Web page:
using (cons) { HttpResponseMessage res = await cons.GetAsync("CRM/GetContact/'" + MessagesController.LocalUser.AADEmail.ToString() + "'/"); if (res.IsSuccessStatusCode) { CRMContact contact = await res.Content.ReadAsAsync<CRMContact>(); MessagesController.LocalUser.CRMContactId = contact.ContactId; } } } }

This will pass a request to our CRMApi attempting to match the user that is logged into our Kylie Bot application, to a Contact in Dynamics 365. If a match is found, we will update the CRMContactId property of our user object that is stored globally by our bot.

*You will notice that we are using an 'AADEmail' property of our User object. You will need to add this to the User class in the Model folder of our KylieBot project by adding this line:

public string AADEmail { get; set; }

You will also need to populate this property by adding the following in the two methods in the AuthResult class in our Models folder:

  • FromADALAuthenticationResult

public static AuthResult FromADALAuthenticationResult(Microsoft.IdentityModel.Clients.ActiveDirectory.AuthenticationResult authResult, Microsoft.IdentityModel.Clients.ActiveDirectory.TokenCache tokenCache) { var result = new AuthResult { AccessToken = authResult.AccessToken, UserName = $"{authResult.UserInfo.GivenName} {authResult.UserInfo.FamilyName}", UserUniqueId = authResult.UserInfo.UniqueId, ExpiresOnUtcTicks = authResult.ExpiresOn.UtcTicks, TokenCache = tokenCache.Serialize(), Email = authResult.UserInfo.DisplayableId };

return result; }

  • FromMSALAuthenticationResult

public static AuthResult FromMSALAuthenticationResult(Microsoft.Identity.Client.AuthenticationResult authResult, Microsoft.Identity.Client.TokenCache tokenCache) { var result = new AuthResult { AccessToken = authResult.Token, UserName = $"{authResult.User.Name}", UserUniqueId = authResult.User.UniqueId, ExpiresOnUtcTicks = authResult.ExpiresOn.UtcTicks, TokenCache = tokenCache.Serialize(), Email = authResult.User.DisplayableId };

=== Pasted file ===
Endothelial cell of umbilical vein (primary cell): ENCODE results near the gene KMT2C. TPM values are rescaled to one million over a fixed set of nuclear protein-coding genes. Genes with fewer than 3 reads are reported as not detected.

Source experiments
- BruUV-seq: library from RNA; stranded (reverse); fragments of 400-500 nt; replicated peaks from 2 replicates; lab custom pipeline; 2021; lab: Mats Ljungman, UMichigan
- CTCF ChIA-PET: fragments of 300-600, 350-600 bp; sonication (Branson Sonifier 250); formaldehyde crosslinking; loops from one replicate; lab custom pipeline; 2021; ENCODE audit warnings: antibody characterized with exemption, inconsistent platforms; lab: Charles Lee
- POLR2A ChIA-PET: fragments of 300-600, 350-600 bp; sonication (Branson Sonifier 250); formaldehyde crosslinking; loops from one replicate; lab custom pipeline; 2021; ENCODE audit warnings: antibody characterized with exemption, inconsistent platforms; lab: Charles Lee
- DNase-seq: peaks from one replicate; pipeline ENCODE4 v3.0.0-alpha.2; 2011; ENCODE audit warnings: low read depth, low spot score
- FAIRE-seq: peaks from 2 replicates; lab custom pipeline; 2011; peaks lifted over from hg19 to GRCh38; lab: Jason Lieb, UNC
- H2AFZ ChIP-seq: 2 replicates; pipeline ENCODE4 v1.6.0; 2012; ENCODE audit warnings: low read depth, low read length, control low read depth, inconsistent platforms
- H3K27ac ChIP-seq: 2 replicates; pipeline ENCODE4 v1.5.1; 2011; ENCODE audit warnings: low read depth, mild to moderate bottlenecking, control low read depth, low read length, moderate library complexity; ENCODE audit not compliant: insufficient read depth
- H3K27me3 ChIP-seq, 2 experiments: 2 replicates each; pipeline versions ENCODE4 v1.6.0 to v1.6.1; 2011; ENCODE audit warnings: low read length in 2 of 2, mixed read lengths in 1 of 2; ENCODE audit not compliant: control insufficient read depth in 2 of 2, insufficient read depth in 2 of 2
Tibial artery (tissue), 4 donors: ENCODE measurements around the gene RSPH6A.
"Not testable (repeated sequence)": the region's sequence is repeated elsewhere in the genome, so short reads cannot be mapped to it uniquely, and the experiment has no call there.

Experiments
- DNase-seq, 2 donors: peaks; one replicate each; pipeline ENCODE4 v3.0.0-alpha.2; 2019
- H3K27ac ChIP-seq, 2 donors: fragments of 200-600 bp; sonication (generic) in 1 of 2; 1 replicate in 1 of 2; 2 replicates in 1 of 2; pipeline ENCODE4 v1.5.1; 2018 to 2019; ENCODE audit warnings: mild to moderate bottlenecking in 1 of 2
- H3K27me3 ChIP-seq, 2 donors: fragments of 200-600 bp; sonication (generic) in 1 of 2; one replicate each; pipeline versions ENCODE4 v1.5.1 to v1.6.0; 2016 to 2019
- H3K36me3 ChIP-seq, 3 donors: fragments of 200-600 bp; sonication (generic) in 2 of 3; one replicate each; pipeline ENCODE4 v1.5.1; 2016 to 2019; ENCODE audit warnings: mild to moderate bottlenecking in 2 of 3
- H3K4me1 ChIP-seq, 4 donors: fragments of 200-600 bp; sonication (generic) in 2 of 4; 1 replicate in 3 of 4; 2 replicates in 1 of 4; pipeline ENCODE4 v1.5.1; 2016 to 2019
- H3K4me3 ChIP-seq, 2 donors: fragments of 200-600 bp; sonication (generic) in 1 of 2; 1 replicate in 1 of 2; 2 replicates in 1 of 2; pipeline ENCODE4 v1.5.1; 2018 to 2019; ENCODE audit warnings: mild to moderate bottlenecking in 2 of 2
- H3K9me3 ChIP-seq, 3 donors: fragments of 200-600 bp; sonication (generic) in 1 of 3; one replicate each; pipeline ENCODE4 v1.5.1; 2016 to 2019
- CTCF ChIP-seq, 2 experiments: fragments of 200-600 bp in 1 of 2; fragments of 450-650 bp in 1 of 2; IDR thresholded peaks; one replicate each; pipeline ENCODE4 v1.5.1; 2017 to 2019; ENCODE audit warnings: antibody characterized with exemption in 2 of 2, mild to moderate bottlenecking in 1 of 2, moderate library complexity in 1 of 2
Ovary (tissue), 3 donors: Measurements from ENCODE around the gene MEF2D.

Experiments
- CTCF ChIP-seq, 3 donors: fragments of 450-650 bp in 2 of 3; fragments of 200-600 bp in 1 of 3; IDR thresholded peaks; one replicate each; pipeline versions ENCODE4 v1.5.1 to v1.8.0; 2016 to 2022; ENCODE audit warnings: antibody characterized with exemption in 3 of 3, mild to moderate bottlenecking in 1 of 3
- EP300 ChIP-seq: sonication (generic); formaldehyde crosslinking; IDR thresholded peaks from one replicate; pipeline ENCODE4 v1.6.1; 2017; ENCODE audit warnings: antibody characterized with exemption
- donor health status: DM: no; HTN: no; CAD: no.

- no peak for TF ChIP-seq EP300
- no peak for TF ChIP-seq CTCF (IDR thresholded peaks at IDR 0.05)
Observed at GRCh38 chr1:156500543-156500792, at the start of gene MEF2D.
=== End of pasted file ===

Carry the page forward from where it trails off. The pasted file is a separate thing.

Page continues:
return result; }

Great, let's add the logging part to the MessagesController by adding the following lines to the class:

private static int messageCount; public static int MessageCount

{

get => messageCount; set => messageCount = value;

}

Finally, add these lines to the top of the Post method so it looks like this:

public async Task<HttpResponseMessage> Post([FromBody]Activity activity) { MessageCount++; if (MessageCount > 1 ) { await BotLogger.Log(activity); }

}

The reason for the counter is that at the beginning of the Kylie Bot conversation, both the User and the Bot are added to the conversation and is essentially two calls of this message. As the calls are asynchronous, this typically results in two BotChat objects being created in Dynamics 365. To get around this, we will use the counter and only store the second message that we receive and thus logging all subsequent messages in Dynamics 365.

To test this, run the Kylie Bot project and the emulator. Follow the conversation prompts and login so that your Bot Emulator screen looks like this:


Next, log into Dynamics 365 and Navigate to the 'Activities' menu item under the 'Sales option like this:

After this, select Bot Chat from the drop down and you should see a screen like this:

Next, open up the record that you see from the screen by double clicking it. You should see the details and transcript of the chat like this:

If we ran the same process as above but sent another message to Kylie Bot once we had been authenticated, we would see the following:



*Note the additional message to Kylie Bot, the additional line in the Bot Chat record in Dynamics 365, and the Regarding Field being populated with the Dynamics 365 Contact record that the Kylie Bot application was able to match because the user had registered on the portal we created in a previous post.

Good job! We have now completed the logging of our chats into Dynamics 365. Lookout for the next post where we will complete the Knowledge Base search request of the User against the Dynamics 365 Knowledge base.

The complete code for the solution can obtained by registering here (it's free) and then downloading the solution.

*Don't forget to check in your code!

#WebApi #Azure #Dynamics365 #KylieBot #Authentication #Logging

As an innovative technology pioneer, I focus on the Microsoft Business Applications platform and on creating value-generating solutions, which also include IoT, AI and Mixed Reality.

See this blog and more on the Dynamics Community and my MVP profile

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© 2020 by Kyle Hill

London, UK

kyle@daringdynamics.co.uk